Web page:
Students Learn to Write Viruses (0)

Anonymous Coward | more than 5 years ago | (#24505009)

So that's why so many viruses disguise themselves as needed codecs for watching porn videos!

Sounds pretty cool (2, Insightful)

Anonymous Coward | more than 5 years ago | (#24505019)

I wish my computer security class in college had been like this. Most of the stuff we did had no creativity involved, nor complexity. We did some password cracking (using john the ripper), sniffing on a network, and a SQL injection. Kind of lame compared to the stuff in TFA.

Re:Sounds pretty cool (5, Funny)

Pictish Prince (988570) | more than 5 years ago | (#24505241)

Well, they said it was a windowless class, so I guess it's higher than entry level.

Re:Sounds pretty cool (1)

Krusso88 (1252390) | more than 5 years ago | (#24505733)

Are you sure they don't mean Windows-less??

No great accomplishment (4, Funny)

John Hasler (414242) | more than 5 years ago | (#24505031)

> Their professor, George Ledin, has showed them how to penetrate even the best antivirus
> software.

That and $.10 will get you a year's supply of fake Viagra.

Teach me! (0, Offtopic)

B4light (1144317) | more than 5 years ago | (#24505039)

I want to learn this stuff

So what? (5, Insightful)

x_MeRLiN_x (935994) | more than 5 years ago | (#24505041)

I was under the impression that all security courses worth their salt taught skills that could potentially be used maliciously. How does one learn how to be a penetration tester? What makes this case different?

Polymorphism is at least an option in most Computer Science courses. Does one really need to sit down and be taught "how to write viruses" specifically? Or can a huge amount of people who write code use their initiative and learn how to write any kind of application?

Managers at some computer-security companies have even vowed not to hire Ledin's students.

What companies? Would they want to work there anyway?

Re:So what? (2, Interesting)

PC and Sony Fanboy (1248258) | more than 5 years ago | (#24505153)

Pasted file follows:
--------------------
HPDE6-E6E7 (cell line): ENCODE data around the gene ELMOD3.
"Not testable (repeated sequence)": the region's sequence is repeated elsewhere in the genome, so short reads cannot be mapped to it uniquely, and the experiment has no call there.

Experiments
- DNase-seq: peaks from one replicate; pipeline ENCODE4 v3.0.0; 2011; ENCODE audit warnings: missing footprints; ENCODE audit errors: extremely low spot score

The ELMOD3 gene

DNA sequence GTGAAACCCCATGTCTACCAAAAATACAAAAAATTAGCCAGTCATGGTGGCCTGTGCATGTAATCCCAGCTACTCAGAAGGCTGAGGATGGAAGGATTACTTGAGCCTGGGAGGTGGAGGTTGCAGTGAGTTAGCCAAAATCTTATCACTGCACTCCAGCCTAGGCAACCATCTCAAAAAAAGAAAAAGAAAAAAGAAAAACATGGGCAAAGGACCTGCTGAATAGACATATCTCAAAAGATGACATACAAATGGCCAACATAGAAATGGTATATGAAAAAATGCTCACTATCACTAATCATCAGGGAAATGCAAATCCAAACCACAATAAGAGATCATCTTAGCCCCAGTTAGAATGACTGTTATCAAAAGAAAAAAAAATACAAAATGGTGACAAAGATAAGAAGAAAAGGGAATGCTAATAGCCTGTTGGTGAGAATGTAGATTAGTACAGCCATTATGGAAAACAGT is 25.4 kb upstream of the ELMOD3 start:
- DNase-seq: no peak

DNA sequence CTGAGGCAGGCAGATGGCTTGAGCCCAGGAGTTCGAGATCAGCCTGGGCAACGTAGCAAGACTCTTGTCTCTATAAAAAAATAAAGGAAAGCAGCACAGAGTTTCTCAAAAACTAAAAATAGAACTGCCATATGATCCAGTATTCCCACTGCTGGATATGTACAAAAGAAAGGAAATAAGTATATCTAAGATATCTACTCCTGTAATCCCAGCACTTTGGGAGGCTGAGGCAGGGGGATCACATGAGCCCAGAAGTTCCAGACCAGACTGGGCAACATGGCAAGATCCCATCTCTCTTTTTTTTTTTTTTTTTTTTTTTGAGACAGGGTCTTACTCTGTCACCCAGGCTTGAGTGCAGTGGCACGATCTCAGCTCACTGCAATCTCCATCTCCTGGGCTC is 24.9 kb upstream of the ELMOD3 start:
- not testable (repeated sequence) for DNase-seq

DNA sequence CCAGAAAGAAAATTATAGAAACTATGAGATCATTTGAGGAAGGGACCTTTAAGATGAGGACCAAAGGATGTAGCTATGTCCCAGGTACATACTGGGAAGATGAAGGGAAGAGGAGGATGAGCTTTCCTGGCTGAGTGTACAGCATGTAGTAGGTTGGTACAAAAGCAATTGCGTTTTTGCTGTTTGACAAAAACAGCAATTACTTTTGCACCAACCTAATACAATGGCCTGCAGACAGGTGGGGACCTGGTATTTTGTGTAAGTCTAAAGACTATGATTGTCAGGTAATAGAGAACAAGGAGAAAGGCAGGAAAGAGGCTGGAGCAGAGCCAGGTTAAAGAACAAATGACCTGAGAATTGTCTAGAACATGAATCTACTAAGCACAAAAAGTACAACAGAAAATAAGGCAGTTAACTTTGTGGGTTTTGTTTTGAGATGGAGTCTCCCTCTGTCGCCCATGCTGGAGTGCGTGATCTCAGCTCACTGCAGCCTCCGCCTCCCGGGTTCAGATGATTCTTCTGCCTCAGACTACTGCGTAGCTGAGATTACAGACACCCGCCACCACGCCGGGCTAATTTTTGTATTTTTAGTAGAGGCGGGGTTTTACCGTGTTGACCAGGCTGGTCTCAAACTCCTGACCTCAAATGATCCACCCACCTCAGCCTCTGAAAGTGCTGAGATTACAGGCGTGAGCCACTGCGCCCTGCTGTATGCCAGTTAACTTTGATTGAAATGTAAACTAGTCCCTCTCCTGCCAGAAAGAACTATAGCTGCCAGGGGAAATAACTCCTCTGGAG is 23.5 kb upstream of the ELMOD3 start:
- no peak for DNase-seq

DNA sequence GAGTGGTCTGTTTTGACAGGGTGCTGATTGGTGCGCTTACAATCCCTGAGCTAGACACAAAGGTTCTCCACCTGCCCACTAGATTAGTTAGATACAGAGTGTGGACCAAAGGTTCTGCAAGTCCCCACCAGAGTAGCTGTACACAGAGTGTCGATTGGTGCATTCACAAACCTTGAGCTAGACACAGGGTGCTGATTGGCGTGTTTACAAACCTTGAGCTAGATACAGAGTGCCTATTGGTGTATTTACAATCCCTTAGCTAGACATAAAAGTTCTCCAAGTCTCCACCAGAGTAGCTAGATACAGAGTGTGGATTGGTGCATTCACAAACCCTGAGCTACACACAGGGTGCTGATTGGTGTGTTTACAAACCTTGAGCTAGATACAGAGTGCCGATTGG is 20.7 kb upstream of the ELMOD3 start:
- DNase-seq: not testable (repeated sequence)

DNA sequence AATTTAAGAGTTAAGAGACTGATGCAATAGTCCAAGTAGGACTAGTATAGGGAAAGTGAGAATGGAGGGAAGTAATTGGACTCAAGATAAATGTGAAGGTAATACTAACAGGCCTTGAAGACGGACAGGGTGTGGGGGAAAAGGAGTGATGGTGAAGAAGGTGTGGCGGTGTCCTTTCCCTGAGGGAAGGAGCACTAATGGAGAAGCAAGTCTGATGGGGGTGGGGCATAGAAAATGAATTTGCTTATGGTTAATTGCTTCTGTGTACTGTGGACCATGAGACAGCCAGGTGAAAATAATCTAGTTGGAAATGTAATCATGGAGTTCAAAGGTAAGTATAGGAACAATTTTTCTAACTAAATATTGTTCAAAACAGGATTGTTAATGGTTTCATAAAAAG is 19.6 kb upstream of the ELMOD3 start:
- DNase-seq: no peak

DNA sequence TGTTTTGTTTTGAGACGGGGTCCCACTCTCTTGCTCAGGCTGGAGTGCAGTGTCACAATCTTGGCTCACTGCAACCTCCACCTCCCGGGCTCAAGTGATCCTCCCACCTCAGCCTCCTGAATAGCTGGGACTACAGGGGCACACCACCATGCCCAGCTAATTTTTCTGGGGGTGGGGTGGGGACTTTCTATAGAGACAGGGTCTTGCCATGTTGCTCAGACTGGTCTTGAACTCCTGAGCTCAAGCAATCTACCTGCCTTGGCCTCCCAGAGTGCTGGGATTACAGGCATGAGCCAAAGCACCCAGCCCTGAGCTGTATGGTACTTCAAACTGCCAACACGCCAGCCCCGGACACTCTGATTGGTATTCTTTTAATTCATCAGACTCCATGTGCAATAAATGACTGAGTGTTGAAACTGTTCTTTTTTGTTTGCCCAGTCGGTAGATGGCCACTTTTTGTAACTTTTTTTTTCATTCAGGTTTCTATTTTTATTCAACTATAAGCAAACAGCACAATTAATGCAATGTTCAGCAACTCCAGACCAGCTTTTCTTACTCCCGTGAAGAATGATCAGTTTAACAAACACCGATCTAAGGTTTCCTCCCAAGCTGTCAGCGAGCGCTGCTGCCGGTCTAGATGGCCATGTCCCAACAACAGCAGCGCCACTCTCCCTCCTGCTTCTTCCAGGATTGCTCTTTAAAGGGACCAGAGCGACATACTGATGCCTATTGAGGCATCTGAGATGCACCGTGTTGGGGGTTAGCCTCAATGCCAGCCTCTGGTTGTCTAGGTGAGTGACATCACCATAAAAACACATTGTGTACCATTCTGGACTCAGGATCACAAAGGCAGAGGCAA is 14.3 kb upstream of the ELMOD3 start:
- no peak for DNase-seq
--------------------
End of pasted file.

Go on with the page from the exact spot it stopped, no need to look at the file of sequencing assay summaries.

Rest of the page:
What companies? Would they want to work there anyway?

Spot on! I mean, why work for a security company, when you can work for a government? Isn't that what this guy is going to do [bbc.co.uk] in new zealand?

and ... failing a government contract, why not just 'make' your own money using your newly found l33t haxx0r skillz from school?

Re:So what? (1)

beaverbrother (586749) | more than 5 years ago | (#24505183)

The security companies don't like this because part of the class teaches how to get around Firewall software. While most security classes teach concepts and how to hack software designed as an example, this is demonstrating exploits on production software out in the wild.

Re:So what? (1)

ksd1337 (1029386) | more than 5 years ago | (#24505239)

These companies are getting free bugtesting and security scanning. They should make something where the class gets paid to demonstrate these vulnerabilities on their software, and then they use the information to write patches and updates.

Re:So what? (3, Insightful)

x_MeRLiN_x (935994) | more than 5 years ago | (#24505287)

So..? The ability to "hack software" is the ability to find exploits. An exploit that only you know is far more dangerous than one that circulates widely enough to reach the attention of a college lecturer.

There are public lists of unpacthced exploits [milw0rm.com] . It's easy to become part of an underground community that pools their exploits.

My point being, this knowledge is incredibly easy to obtain by anyone. I'm inclined to believe that college students receiving tuition from an ethical hacker who presumably intend to gain legal employment are less of a risk to society than people who decide to Google for the latest exploits so they can exact revenge on an employer (for example) or those with truly nefarious intentions and are talented enough not to need outside tuition.